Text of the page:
The extraordinary life of Alan Turing, the father of modern computer science

Statue of Alan Turing at Bletchley Park. Photo: Ian Petticrew [CC-BY-SA-2.0], via Wikimedia Commons

Statue of Alan Turing at Bletchley Park. Photo: Ian Petticrew [CC-BY-SA-2.0], via Wikimedia Commons

Alan Turing is best known as the man who cracked the Enigma code in his role as a World War II codebreaker at Bletchley Park, but this was just one of his accomplishments.

A gifted polymath who moved the course of human knowledge forward in areas as diverse as artificial intelligence and molecular biology, Turing was also responsible for designing the first computer to store software in electronic memory. And he did all this in just two decades.

Born in London on 23 June 1912, Turing showed signs of genius in science and mathematics at an early age. He studied mathematics at Kings College in Cambridge, where he received first class honours and was made a fellow of the college at just 22.

His research soon turned to computation. In an academic paper he published while studying for a PhD in 1936, he proposed a theoretical machine which, he argued, with the correct settings, could perform any calculation that could be expressed as an algorithm, and express it on a single piece of infinite paper tape.

Each a-machine, as he called them, could solve only one computation, so he proposed a universal machine which could be configured to emulate any single machine; essentially a model of a stored programme computer, the universal Turing machine, which could be programmed to perform any task for which a programme could be devised.

Turing developed an interest in cryptology during two years spent studying at Princeton University, and on his return to the UK in 1938 he began work with the Government Code and Cypher School, where his focus was on deciphering the coded messages generated by the German Enigma machine.

Breaking the Enigma code

Enigma machines used a series of rotors and a plugboard — called a stecker board — to alter the circuits within the machine, which in turn altered the output when a letter was pressed on the machine’s keyboard.  In this video from mediadromeuk, Murlyn Hakon of the National Codes Centre at Bletchley Park explains how the machine worked.

All Enigma operators configured the machines daily using the same settings, and these synchronised settings could be used to both encrypt and decrypt messages. This allowed German forces to send and receive instructions for military operations which, if intercepted, could not be understood.

In the years before World War II, the Polish Cipher Bureau had developed a machine, known as the Bomba, which could decipher Enigma messages, but the Germans added more rotors and plugboard connections over time, greatly increasing the numbers of possible permutations which could be created by the machine.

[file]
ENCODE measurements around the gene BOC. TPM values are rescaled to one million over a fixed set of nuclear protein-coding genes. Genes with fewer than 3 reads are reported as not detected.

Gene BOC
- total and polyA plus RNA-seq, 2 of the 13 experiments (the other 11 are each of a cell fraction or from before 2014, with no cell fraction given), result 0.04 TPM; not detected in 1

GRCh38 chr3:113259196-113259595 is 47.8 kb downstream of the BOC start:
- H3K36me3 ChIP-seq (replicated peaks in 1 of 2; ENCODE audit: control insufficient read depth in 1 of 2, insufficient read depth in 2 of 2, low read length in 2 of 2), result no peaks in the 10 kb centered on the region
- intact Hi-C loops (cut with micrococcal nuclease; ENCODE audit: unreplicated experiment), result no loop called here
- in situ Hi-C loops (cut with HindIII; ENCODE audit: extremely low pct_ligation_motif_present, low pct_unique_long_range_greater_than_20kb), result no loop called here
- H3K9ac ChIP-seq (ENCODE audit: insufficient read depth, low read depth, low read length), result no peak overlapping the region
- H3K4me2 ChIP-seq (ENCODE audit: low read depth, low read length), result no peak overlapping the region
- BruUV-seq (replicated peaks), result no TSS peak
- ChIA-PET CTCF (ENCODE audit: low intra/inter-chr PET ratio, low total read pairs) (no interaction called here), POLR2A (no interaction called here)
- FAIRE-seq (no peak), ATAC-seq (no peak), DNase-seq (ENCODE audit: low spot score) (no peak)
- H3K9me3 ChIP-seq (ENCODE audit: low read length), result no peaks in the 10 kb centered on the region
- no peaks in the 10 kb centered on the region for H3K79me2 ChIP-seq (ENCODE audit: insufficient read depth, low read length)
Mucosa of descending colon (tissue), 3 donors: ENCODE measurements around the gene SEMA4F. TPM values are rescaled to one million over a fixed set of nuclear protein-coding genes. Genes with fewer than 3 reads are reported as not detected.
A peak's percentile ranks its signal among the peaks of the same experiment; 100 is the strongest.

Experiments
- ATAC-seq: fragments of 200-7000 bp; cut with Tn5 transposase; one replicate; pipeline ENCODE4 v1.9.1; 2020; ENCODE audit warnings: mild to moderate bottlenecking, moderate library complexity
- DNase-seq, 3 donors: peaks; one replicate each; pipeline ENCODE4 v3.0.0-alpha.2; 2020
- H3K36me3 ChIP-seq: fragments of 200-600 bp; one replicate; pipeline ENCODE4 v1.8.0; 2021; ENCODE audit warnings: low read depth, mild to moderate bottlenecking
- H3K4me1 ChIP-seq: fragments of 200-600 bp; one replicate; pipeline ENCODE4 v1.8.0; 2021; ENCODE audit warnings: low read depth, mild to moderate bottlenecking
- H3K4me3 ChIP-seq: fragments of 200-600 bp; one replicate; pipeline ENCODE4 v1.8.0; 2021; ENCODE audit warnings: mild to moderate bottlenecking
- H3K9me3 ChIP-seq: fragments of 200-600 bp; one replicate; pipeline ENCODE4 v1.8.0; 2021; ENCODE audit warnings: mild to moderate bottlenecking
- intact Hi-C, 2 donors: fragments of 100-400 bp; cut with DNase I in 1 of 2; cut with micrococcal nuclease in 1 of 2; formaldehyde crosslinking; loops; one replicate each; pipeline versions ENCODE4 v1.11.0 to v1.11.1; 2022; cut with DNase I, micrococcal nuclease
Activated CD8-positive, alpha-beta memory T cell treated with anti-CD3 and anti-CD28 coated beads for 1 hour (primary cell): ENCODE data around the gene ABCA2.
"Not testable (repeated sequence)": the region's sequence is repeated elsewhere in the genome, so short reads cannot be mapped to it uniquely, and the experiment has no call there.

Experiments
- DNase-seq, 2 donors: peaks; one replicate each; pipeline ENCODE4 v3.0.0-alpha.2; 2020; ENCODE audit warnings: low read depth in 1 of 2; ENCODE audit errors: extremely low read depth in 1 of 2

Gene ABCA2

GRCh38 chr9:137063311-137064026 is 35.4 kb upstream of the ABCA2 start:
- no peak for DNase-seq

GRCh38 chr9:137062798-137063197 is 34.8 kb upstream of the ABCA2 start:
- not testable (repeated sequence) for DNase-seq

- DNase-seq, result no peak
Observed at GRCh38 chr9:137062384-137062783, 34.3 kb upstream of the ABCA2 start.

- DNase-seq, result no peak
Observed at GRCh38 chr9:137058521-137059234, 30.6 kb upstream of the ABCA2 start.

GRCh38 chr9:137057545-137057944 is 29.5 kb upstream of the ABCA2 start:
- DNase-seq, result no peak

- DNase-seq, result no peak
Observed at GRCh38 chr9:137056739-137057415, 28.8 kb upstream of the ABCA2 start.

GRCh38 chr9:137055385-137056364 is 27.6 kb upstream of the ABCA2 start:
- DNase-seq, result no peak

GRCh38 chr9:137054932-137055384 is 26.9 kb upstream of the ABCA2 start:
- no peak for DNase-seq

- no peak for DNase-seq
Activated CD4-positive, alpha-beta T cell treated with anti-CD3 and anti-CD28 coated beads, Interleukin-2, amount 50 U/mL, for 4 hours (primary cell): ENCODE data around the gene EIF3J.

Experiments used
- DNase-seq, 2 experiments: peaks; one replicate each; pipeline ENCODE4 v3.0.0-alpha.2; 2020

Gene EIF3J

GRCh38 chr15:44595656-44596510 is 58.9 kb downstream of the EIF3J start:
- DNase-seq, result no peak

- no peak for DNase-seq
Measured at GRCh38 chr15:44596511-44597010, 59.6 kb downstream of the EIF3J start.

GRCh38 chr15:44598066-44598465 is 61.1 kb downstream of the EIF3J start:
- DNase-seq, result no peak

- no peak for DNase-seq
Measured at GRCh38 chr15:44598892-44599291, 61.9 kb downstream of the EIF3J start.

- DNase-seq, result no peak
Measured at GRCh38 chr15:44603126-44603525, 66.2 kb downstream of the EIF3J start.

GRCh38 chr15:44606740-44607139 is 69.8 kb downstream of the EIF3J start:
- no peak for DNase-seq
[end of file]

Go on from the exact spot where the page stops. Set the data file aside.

Codebreakers at Bletchley Park were able to use weaknesses in the Enigma code — namely the repetition of common words and the fact that no letter could be encrypted as itself — to greatly reduce the possible configurations each day (Enigma could create some 150,000,000,000,000,000,000 different letter combinations).

Among Turing’s many achievements at Bletchley Park was the invention of an electromechanical machine, the Bombe, based on the Polish Bomba, which automated the work of eliminating most of the possible Enigma settings each day, leaving just a handful of permutations for cryptanalysts to work though manually.

The Bombe was improved upon by others, including engineer Tommy Flowers, who designed and built Colossus, the world’s first programmable electronic computer.

Turing was legally prohibited from discussing his wartime work but it informed some of his subsequent research. After the war he returned to academia and worked on the design of the Automatic Computing Engine, an early stored programme computer, at the National Physical Laboratory in London. While Turing’s design was never built, it influenced much of the work on early computers that followed it.

He had long held an interest in artificial intelligence, and began working on this area in earnest when he moved to the University of Manchester in 1948. In his 1950 paper Computing Machinery and Intelligence, he proposed a test of artificial intelligence, which he referred to as an imitation game and is now known as the Turing test; this involved a first person, the judge, conversing digitally with a human and a computer. If the judge could not distinguish between the human and the computer, the computer would be regarded as having shown the ability to emulate the cognitive functions of a human.

“A computer would deserve to be called intelligent if it could deceive a human into believing that it was human.” – Alan Turing.

The Turing tests remains a mainstay of AI research and a reverse version of this test, the Completely Automated Public Turing test to tell Computers and Humans Apart (CAPTCHA), is used online to differentiate between humans and computers.

Turing’s home was burgled in 1952, and during the subsequent investigation police learned that he was in a relationship with another man. Turing admitted the relationship, though homosexuality was illegal and subject to strict penalties at the time.

Later that same year he was convicted of gross indecency and given the choice between imprisonment and hormonal treatment with artificial oestrogens, which amounted to chemical castration. He chose the latter.

On June 8 1954, just two weeks before his 42nd birthday, Alan Turing was found dead at his home in Manchester, having eaten an apple laced with cyanide. A coroner’s inquest later ruled his death as a suicide.

Turing received a posthumous pardon for his conviction earlier this year.